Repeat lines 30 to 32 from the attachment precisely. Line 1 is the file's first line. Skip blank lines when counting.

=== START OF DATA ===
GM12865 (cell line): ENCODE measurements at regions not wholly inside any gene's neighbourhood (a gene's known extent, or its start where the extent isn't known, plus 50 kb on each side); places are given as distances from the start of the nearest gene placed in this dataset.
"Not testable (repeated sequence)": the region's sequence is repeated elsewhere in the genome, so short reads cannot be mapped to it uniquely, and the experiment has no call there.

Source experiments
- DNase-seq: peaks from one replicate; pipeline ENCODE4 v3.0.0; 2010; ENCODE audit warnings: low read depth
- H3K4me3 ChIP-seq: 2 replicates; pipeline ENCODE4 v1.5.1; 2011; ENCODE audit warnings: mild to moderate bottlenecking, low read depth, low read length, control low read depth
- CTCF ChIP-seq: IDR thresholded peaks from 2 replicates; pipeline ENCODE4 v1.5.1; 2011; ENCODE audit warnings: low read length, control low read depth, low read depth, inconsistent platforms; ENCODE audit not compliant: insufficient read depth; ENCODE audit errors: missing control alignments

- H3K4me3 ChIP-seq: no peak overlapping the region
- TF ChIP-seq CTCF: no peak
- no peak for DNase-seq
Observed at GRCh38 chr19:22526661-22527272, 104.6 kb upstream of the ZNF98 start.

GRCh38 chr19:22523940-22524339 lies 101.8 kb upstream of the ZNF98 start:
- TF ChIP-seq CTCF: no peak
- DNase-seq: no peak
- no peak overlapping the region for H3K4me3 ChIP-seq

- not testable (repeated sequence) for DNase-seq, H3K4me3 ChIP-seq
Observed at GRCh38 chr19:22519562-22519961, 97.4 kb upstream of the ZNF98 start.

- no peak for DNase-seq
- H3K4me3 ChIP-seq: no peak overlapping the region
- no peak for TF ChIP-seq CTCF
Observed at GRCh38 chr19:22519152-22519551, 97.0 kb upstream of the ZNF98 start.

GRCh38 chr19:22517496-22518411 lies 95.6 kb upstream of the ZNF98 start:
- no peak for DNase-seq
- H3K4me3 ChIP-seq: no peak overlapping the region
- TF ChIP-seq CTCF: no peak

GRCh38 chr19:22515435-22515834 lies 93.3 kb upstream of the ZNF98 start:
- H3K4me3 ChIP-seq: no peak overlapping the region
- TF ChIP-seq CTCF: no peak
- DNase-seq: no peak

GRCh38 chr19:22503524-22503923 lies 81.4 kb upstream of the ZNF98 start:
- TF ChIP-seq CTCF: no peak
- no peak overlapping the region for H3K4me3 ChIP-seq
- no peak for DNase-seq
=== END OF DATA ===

- TF ChIP-seq CTCF: no peak
- no peak overlapping the region for H3K4me3 ChIP-seq
- no peak for DNase-seq